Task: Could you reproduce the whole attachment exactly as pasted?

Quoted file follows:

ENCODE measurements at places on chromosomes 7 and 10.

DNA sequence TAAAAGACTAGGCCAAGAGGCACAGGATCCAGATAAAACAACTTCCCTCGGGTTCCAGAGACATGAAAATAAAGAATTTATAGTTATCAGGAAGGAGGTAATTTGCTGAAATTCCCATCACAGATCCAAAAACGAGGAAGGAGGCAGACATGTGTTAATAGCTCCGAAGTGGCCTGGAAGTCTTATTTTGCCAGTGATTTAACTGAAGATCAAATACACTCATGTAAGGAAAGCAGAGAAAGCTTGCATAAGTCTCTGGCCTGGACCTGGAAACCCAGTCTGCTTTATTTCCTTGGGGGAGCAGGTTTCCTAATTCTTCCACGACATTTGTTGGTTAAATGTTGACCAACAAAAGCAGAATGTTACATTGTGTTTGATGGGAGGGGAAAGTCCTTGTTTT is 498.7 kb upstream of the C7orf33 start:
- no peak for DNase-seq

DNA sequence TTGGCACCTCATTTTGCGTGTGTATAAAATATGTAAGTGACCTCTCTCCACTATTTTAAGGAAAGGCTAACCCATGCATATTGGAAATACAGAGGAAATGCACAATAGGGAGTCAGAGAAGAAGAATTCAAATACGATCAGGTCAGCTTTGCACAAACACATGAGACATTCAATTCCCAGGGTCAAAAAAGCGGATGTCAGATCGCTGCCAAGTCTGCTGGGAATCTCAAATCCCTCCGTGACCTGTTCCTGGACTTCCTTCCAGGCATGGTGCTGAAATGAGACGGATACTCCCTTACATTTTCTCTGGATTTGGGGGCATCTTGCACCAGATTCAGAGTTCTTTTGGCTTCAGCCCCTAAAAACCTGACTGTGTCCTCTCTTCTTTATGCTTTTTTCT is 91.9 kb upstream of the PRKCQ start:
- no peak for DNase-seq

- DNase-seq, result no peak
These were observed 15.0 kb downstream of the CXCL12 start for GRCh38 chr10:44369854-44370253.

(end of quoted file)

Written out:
ENCODE measurements at places on chromosomes 7 and 10.

DNA sequence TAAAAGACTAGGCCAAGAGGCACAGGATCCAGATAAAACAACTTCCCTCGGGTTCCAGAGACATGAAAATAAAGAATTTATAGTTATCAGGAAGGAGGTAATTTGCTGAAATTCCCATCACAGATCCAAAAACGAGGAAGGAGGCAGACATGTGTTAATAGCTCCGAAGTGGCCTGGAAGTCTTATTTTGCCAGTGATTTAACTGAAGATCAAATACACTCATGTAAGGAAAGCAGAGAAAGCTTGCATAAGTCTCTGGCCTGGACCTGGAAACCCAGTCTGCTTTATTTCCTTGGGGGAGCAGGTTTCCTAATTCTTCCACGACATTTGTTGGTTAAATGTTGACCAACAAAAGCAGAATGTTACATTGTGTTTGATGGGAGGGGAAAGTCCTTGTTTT is 498.7 kb upstream of the C7orf33 start:
- no peak for DNase-seq

DNA sequence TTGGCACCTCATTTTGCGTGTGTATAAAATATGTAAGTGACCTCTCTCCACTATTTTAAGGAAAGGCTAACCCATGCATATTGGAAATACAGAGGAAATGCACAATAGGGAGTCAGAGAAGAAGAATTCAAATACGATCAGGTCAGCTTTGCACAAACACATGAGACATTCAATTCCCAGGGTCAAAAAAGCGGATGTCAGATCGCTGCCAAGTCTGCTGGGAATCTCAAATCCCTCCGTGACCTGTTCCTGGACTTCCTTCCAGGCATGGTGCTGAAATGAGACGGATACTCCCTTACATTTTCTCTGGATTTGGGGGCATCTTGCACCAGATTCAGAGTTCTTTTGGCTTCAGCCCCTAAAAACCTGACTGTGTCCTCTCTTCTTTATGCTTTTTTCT is 91.9 kb upstream of the PRKCQ start:
- no peak for DNase-seq

- DNase-seq, result no peak
These were observed 15.0 kb downstream of the CXCL12 start for GRCh38 chr10:44369854-44370253.